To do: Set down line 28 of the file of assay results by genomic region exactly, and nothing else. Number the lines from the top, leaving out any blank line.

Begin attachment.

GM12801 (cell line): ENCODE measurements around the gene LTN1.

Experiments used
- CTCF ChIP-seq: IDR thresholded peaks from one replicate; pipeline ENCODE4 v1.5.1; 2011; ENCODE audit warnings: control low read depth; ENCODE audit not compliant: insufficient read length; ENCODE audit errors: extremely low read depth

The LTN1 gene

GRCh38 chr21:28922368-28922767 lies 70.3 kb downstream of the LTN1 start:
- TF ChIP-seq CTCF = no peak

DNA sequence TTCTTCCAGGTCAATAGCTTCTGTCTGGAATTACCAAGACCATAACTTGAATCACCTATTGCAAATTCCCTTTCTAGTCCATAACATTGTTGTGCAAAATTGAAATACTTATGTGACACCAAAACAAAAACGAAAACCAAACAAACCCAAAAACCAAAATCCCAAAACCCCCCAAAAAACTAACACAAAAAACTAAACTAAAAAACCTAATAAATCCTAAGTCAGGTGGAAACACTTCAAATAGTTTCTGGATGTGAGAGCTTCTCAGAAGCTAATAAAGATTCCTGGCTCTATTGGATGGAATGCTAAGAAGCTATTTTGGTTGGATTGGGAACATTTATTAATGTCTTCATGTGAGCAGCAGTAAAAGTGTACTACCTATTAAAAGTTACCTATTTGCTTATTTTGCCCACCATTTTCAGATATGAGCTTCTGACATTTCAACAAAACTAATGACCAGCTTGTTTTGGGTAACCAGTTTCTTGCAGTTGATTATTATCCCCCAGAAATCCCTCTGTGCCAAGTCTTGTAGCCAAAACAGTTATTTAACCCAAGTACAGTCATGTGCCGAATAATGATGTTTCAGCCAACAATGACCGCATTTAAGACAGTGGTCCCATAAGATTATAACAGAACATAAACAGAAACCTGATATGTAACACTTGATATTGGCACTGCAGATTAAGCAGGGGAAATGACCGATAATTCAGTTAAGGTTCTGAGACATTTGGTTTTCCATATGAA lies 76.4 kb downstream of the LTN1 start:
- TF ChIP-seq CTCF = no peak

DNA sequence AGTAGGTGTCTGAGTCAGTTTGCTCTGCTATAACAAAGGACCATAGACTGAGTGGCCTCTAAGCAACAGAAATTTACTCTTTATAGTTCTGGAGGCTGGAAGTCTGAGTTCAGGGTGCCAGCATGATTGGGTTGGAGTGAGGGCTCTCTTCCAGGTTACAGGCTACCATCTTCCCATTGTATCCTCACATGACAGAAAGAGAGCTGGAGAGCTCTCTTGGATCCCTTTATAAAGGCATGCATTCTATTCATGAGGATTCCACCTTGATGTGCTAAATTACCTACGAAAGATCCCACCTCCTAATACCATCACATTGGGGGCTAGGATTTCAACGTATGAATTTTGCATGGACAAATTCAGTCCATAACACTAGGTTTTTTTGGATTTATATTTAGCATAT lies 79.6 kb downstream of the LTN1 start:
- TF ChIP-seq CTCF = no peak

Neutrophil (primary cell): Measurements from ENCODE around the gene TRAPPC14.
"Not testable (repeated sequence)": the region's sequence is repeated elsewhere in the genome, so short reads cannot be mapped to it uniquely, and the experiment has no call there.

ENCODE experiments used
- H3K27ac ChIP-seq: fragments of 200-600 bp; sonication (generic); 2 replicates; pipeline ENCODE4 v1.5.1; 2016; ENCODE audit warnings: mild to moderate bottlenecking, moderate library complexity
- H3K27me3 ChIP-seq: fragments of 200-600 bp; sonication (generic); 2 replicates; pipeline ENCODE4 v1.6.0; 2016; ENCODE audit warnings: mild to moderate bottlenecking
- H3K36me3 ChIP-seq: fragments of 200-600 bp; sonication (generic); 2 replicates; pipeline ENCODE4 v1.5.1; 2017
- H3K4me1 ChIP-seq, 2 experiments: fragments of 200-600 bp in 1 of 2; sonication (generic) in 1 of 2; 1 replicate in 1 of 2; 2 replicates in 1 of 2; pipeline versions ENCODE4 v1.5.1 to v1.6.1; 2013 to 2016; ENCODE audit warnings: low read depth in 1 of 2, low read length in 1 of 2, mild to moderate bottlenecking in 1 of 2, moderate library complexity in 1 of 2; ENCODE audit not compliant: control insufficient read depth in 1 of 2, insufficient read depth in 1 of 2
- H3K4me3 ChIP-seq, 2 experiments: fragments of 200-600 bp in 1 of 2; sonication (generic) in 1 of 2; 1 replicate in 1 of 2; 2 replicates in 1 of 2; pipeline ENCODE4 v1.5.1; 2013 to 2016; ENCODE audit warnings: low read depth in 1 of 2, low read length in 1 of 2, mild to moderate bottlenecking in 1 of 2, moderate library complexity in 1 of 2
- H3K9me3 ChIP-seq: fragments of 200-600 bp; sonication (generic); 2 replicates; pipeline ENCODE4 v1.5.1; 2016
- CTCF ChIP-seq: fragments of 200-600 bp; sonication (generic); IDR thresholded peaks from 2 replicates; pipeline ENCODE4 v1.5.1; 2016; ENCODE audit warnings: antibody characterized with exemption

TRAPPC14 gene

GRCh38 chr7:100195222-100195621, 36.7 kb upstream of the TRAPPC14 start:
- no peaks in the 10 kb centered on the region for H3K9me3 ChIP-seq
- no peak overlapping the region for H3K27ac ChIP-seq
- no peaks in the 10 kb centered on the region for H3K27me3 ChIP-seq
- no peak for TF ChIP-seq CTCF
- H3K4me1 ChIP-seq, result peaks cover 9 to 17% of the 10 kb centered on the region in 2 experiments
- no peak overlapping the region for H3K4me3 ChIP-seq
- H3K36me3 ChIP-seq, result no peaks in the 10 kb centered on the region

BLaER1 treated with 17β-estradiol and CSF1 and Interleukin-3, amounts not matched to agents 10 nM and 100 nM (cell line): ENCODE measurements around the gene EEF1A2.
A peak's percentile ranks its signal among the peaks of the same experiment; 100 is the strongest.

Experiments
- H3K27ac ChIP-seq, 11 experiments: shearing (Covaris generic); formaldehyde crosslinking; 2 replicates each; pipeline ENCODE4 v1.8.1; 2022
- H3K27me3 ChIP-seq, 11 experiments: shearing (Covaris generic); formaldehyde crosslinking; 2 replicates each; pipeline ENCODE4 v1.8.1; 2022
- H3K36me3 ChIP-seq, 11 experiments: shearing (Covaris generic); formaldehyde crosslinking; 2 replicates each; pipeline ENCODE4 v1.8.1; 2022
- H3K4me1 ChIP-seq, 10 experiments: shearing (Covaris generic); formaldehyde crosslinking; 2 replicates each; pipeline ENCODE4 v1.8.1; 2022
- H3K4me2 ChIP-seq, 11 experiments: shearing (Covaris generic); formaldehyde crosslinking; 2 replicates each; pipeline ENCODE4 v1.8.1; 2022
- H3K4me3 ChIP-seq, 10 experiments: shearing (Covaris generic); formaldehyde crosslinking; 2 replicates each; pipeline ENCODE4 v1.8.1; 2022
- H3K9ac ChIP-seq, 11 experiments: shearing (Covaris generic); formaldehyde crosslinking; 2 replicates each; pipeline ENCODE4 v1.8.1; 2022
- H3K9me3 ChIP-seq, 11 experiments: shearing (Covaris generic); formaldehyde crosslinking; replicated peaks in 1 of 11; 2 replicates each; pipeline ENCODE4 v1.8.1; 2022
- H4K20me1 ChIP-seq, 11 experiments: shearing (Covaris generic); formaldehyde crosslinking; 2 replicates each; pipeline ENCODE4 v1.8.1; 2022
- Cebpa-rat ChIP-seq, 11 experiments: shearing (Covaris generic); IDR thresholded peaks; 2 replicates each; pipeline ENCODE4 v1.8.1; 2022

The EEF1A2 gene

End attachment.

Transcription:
- no peak overlapping the region for H3K4me3 ChIP-seq